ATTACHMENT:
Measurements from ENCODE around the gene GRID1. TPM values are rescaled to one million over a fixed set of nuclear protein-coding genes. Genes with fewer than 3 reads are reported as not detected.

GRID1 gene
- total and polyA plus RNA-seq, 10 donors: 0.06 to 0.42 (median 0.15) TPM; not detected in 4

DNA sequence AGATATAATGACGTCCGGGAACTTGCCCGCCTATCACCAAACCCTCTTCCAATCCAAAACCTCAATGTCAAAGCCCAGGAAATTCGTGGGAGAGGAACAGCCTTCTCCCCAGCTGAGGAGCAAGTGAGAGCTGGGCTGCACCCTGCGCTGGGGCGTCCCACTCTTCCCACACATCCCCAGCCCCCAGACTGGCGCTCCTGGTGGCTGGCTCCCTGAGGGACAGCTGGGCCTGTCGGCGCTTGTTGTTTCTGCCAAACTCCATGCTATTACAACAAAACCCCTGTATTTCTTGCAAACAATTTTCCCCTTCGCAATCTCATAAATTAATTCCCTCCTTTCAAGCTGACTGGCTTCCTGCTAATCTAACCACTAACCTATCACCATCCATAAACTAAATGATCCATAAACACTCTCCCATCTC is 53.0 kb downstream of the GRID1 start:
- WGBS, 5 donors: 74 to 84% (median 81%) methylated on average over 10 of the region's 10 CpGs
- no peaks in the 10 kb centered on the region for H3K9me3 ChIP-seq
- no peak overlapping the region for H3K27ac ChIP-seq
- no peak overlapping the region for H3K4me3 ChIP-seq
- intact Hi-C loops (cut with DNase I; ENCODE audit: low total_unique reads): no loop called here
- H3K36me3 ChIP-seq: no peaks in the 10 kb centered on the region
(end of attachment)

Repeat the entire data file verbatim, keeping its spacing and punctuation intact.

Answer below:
Measurements from ENCODE around the gene GRID1. TPM values are rescaled to one million over a fixed set of nuclear protein-coding genes. Genes with fewer than 3 reads are reported as not detected.

GRID1 gene
- total and polyA plus RNA-seq, 10 donors: 0.06 to 0.42 (median 0.15) TPM; not detected in 4

DNA sequence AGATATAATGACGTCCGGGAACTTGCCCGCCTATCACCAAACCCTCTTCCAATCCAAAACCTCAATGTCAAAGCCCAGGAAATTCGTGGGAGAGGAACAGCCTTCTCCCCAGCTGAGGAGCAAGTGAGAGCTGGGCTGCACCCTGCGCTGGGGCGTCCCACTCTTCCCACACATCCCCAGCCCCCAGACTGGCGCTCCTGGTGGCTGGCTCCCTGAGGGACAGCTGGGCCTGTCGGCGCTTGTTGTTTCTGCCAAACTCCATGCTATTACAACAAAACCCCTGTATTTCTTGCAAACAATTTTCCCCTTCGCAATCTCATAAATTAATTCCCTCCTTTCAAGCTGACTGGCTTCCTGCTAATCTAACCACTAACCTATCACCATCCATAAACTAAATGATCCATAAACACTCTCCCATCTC is 53.0 kb downstream of the GRID1 start:
- WGBS, 5 donors: 74 to 84% (median 81%) methylated on average over 10 of the region's 10 CpGs
- no peaks in the 10 kb centered on the region for H3K9me3 ChIP-seq
- no peak overlapping the region for H3K27ac ChIP-seq
- no peak overlapping the region for H3K4me3 ChIP-seq
- intact Hi-C loops (cut with DNase I; ENCODE audit: low total_unique reads): no loop called here
- H3K36me3 ChIP-seq: no peaks in the 10 kb centered on the region